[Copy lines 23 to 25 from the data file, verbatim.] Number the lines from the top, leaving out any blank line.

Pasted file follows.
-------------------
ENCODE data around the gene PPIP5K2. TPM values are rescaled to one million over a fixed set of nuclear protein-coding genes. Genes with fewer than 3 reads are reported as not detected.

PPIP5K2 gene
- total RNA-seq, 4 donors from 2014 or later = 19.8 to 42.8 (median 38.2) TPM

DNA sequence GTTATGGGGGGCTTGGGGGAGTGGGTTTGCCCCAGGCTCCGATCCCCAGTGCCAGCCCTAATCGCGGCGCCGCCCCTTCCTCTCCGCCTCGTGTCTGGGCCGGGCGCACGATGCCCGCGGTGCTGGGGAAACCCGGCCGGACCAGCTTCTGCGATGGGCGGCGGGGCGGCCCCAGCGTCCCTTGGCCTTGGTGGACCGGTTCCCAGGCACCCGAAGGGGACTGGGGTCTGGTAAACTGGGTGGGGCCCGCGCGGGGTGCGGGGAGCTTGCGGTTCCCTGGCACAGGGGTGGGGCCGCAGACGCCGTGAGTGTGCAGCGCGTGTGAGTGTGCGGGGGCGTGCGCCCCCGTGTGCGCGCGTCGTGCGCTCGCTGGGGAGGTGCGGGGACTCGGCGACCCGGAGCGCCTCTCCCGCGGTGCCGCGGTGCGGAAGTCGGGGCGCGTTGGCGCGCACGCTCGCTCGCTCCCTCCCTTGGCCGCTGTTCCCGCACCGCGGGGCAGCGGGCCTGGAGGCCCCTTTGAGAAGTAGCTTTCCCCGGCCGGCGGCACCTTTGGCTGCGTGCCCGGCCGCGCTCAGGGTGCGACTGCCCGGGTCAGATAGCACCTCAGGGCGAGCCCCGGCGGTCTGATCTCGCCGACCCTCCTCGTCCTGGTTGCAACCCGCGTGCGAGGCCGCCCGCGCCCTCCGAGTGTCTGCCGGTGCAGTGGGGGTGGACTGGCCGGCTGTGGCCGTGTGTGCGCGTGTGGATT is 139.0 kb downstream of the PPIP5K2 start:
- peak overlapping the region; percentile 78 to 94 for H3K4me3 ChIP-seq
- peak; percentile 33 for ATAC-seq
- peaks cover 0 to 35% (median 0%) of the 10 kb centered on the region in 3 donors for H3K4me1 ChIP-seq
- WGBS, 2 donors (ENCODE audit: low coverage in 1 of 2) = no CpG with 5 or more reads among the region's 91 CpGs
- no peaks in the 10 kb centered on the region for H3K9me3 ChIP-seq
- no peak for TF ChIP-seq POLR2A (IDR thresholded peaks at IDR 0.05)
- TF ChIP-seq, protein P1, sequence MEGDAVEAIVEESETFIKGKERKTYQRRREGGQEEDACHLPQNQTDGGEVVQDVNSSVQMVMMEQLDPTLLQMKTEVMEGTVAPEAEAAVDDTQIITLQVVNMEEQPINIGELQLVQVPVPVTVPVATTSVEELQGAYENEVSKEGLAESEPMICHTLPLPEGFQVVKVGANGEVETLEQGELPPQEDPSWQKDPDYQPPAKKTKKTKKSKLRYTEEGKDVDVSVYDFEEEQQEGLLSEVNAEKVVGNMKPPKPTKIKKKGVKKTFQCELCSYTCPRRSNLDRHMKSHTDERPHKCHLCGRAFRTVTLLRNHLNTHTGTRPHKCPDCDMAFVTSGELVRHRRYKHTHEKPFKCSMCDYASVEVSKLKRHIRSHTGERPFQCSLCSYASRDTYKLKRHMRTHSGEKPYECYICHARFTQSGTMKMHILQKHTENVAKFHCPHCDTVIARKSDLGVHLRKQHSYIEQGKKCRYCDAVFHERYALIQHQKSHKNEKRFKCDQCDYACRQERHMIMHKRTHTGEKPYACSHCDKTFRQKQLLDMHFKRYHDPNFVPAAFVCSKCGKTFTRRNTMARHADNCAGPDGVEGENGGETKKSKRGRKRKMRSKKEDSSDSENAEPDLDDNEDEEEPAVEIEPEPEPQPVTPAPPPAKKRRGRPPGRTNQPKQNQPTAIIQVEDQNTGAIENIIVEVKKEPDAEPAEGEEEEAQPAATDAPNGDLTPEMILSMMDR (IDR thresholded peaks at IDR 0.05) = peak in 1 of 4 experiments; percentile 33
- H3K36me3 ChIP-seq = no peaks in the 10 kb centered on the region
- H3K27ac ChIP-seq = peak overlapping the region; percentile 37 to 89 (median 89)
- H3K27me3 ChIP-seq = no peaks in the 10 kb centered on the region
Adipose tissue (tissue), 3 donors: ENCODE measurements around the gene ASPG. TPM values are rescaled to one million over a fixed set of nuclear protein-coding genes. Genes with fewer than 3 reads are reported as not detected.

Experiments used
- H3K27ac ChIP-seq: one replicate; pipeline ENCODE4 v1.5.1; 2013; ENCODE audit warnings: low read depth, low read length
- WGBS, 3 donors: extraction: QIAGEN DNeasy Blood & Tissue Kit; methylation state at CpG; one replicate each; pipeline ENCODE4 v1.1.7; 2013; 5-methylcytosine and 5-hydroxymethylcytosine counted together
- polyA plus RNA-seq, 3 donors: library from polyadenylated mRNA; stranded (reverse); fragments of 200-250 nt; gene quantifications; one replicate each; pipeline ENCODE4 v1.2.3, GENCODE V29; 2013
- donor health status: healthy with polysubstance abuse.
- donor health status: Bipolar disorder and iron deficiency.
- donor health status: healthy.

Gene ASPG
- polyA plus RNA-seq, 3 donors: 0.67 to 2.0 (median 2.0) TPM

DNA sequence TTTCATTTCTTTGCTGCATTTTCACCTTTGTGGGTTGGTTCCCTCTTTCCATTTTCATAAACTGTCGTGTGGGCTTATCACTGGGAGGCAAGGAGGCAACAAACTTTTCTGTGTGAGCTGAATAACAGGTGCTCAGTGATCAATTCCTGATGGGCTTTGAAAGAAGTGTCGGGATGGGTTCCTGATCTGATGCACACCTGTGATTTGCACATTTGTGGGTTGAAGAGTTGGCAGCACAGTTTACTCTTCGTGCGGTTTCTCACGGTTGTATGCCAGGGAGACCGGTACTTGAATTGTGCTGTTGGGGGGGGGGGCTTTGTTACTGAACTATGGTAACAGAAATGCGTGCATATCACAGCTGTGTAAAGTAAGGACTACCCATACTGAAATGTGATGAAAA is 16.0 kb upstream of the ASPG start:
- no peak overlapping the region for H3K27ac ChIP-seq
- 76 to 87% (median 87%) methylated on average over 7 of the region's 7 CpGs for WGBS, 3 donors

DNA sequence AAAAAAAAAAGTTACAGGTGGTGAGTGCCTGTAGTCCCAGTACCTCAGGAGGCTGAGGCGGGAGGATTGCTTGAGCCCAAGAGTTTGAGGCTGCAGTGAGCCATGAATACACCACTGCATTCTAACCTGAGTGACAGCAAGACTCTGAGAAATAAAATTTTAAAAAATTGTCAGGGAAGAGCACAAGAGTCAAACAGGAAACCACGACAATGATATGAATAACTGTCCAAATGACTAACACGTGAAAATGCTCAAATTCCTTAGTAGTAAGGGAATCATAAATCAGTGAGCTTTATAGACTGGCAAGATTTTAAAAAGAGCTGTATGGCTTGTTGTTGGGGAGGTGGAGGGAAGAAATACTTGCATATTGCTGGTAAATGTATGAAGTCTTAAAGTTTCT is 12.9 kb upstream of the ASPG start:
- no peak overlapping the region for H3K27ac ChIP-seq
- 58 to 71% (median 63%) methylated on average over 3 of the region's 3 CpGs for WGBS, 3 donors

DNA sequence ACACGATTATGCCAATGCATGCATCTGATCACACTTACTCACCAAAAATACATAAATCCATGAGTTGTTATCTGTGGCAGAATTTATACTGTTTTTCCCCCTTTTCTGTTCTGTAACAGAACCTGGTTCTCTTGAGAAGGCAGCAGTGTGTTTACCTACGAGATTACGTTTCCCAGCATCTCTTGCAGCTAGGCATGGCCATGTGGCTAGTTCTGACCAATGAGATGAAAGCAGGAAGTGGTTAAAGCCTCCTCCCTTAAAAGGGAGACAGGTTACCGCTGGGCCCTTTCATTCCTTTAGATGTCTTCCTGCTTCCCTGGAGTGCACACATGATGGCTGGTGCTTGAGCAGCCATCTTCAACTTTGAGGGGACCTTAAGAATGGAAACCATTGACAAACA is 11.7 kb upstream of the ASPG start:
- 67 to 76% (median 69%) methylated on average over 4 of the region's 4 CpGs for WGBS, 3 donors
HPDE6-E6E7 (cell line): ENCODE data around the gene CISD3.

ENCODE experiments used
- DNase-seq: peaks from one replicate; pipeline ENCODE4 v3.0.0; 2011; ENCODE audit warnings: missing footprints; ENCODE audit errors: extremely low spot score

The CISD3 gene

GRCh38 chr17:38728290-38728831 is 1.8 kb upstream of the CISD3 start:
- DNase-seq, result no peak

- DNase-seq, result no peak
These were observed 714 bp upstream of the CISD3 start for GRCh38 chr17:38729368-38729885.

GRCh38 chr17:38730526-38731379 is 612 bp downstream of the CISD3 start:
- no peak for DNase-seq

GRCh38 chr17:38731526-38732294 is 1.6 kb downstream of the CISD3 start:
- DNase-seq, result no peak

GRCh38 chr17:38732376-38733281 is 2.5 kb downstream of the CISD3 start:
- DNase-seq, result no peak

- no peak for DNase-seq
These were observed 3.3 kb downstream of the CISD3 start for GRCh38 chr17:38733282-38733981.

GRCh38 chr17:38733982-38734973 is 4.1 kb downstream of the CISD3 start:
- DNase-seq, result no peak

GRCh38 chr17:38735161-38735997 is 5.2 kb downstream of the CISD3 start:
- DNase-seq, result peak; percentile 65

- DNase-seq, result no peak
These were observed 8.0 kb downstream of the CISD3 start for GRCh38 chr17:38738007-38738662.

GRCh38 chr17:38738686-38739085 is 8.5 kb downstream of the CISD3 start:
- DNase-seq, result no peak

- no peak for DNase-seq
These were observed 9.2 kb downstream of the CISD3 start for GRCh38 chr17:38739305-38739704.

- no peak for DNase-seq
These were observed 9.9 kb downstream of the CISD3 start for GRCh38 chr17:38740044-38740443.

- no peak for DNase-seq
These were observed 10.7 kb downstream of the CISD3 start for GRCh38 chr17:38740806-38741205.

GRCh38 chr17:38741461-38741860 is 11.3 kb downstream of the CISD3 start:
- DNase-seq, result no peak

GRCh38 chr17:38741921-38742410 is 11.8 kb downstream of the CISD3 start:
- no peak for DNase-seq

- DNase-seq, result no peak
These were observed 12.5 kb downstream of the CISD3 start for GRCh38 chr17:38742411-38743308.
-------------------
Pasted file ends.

Gene ASPG
- polyA plus RNA-seq, 3 donors: 0.67 to 2.0 (median 2.0) TPM

DNA sequence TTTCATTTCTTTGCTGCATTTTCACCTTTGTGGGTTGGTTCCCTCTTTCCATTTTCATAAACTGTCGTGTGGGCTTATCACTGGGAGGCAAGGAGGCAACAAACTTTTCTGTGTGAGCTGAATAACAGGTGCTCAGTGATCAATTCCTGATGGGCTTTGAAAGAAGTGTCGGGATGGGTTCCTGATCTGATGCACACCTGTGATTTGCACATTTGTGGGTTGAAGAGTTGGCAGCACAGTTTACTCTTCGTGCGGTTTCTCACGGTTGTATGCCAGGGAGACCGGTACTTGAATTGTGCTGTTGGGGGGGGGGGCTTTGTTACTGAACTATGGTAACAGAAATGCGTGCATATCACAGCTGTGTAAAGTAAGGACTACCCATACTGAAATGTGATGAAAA is 16.0 kb upstream of the ASPG start: